Force = Mass x Acceleration

Let's take some made up numbers just to illustrate the point.

100N = 20kg x 5m/s/s

Keep Force the same. Make Mass less--let's say it's now 10. How do you maintain the equality? You have to increase the Acceleration.

100N = 10kg x 10m/s/s

Higher acceleration means a higher velocity is achieved. In our simple example, if we push on both our masses for 1 second at 100N of force, the 10kg mass will be going 10m/s at the end of a second while the 20kg mass would only be going 5m/s.

The same force for the same time resulted in double the velocity.

So the same force applied to a lighter mass means the mass will achieve a higher velocity and higher velocity means more energy.

In our simplified example, we applied a fixed amount of force for a fixed amount of time. It's more complicated than that in a firearm because the force (due to pressure) decreases as the bullet moves down the barrel and the amount of time the bullet is in the barrel will decrease the faster it is accelerated. But the general principles apply.

Rather than trying to work out a budget for the energy, it's easier to view it from a pressure standpoint. The burning powder creates a certain amount of pressure that's going to act on the bullet to create a force. If one bullet is lighter than the other, all else being equal, it will accelerate faster, achieve higher velocity and therefore more energy.

You could work it out in terms of energy, but it's a lot more complicated. Much more complicated than I would want to try.
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September 20, 2023, 06:37 PM   #14
LeverGunFan
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Quote:
 Originally Posted by Shadow9mm Crunching the numbers myself with GRT I'm getting very different results from what you got....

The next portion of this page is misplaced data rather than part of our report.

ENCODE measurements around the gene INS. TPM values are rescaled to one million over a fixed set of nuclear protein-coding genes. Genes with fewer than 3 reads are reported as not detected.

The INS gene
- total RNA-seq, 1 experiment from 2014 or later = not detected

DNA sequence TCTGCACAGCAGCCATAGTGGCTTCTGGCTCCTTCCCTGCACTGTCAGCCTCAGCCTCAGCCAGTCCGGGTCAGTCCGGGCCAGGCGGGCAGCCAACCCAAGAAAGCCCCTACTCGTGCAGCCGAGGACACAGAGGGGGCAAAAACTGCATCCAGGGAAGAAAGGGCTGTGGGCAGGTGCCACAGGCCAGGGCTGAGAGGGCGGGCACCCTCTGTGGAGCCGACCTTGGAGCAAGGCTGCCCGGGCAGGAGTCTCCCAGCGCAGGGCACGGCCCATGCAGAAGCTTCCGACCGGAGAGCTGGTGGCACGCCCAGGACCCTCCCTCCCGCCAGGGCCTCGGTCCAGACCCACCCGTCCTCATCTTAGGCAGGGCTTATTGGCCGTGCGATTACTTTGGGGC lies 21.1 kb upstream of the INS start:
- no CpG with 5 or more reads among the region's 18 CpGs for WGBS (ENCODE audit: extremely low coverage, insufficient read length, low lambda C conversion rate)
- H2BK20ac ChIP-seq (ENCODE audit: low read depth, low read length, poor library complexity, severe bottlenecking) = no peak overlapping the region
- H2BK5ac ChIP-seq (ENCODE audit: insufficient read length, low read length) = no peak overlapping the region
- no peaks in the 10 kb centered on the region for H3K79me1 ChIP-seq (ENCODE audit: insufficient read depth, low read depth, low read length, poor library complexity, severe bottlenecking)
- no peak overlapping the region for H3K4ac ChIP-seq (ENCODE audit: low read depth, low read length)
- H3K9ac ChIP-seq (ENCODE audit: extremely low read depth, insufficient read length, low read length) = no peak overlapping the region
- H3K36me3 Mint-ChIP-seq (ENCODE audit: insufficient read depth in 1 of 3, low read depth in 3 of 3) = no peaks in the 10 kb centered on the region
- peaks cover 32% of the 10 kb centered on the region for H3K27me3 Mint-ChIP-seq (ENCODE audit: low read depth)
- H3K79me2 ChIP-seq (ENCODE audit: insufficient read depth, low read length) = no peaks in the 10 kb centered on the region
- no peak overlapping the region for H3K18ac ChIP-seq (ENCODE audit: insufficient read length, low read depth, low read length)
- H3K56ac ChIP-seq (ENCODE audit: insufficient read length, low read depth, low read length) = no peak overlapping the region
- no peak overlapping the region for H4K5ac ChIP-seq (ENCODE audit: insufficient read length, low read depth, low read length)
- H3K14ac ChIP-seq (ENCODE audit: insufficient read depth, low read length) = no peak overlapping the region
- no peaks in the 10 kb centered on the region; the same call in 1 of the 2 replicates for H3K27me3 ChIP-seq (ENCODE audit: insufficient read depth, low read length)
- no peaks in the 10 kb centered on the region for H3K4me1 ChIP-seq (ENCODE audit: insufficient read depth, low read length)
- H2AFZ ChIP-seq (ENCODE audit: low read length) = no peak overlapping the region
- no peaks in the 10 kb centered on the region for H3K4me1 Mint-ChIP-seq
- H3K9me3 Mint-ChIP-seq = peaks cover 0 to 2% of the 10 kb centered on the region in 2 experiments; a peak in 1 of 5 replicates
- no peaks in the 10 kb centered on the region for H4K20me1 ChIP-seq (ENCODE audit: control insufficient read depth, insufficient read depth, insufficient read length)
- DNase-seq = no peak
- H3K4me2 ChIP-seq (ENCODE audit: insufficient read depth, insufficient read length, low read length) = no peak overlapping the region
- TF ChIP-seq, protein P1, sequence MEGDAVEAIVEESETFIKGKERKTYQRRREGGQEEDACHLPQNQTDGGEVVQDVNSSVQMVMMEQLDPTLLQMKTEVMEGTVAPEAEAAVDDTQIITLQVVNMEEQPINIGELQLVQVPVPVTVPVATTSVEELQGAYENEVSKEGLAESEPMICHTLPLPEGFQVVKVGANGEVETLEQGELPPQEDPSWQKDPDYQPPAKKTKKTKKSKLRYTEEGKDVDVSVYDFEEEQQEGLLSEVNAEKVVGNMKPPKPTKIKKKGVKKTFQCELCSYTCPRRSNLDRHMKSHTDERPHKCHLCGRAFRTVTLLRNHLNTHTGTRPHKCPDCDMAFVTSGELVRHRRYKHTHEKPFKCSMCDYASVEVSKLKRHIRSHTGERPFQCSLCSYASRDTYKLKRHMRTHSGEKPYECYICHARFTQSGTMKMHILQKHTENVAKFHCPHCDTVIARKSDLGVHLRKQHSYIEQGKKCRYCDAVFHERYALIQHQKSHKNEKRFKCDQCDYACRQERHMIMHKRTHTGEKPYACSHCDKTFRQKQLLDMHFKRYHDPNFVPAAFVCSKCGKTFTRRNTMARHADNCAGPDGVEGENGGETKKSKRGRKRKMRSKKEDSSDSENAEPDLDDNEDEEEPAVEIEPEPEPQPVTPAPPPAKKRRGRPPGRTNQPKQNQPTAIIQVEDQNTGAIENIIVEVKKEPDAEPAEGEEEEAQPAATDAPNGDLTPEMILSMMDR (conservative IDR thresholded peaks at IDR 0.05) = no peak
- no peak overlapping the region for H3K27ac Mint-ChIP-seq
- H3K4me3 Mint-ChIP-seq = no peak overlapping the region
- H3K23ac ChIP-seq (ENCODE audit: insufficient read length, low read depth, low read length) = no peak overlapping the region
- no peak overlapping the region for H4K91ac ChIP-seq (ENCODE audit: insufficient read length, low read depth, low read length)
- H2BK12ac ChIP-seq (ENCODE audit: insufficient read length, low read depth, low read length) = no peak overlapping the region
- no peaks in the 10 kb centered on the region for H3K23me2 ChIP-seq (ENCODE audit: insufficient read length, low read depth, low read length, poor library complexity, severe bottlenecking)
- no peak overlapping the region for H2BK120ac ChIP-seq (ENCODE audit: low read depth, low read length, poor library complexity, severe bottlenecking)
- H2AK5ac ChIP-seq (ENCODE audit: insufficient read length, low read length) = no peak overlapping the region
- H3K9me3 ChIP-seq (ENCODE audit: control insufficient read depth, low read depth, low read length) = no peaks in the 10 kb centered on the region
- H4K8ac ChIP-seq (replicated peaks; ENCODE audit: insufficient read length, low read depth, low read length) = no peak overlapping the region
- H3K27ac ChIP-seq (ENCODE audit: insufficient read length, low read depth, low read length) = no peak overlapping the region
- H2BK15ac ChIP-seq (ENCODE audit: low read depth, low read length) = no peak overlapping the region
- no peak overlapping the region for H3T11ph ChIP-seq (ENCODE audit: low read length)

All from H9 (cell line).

I agree... I ran some numbers earlier in Quickload and I could not find a case where the lighter bullet had higher energy than the heavier bullet with identical powder charges. None of my several reloading manuals show a 45 ACP 185 grain bullet at 1000 fps with the same powder charge as the 230 grain bullet at 850 fps. Every manual shows the 185 grain bullet with a greater powder charge to get to 1000 fps.

The OP hasn't provided the powder type and charge weight, or the bullet type/manufacturer. I'd like to have that data to investigate this further.
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 September 20, 2023, 10:35 PM #15 JohnKSa Staff   Join Date: February 12, 2001 Location: DFW Area Posts: 24,860 My explanation assumed the same pressure in both cartridges. Generally, in the real world, a lighter bullet is shorter and if loaded to the same COAL as a heavier bullet it leaves more space inside the case which lowers the discharge pressure if the same amount of powder is used. Less pressure, of course, means less force on the bullet. __________________ Do you know about the TEXAS State Rifle Association?
 September 21, 2023, 03:50 AM #16 tangolima Senior Member   Join Date: September 28, 2013 Posts: 3,672 This most certainly is not a simple physics problem. It requires solving differential equations either analytically, as in books on internal ballistics, or numerically, as in such software as quickload. Lighter bullet accelerates quicker, the volume in the bore increases faster, making the pressure drops faster, etc. There are different opposing factors to include. Several posters have pointed out, same as my own experience, heavy bullet usually gives higher energy, even with reduced charge to avoid over pressure. 230gr versus 185gr bullets, there is 24% difference in mass. The lighter bullet needs to have 12% higher MV to achieve the same energy. 12% in MV is quite a bit. That is about the same as from min. to max. powder charge, if not more than. I have been assuming the figures given by op are correct. That would be one of the rare cases that lighter bullet has higher energy. -TL Sent from my SM-N960U using Tapatalk
 September 21, 2023, 08:47 AM #17 MarkCO Senior Member   Join Date: October 21, 1998 Location: Colorado, USA Posts: 4,291 To answer the OP...Energy goes as velocity squared. Absolutely simple HS physics. __________________ Good Shooting, MarkCO www.CarbonArms.us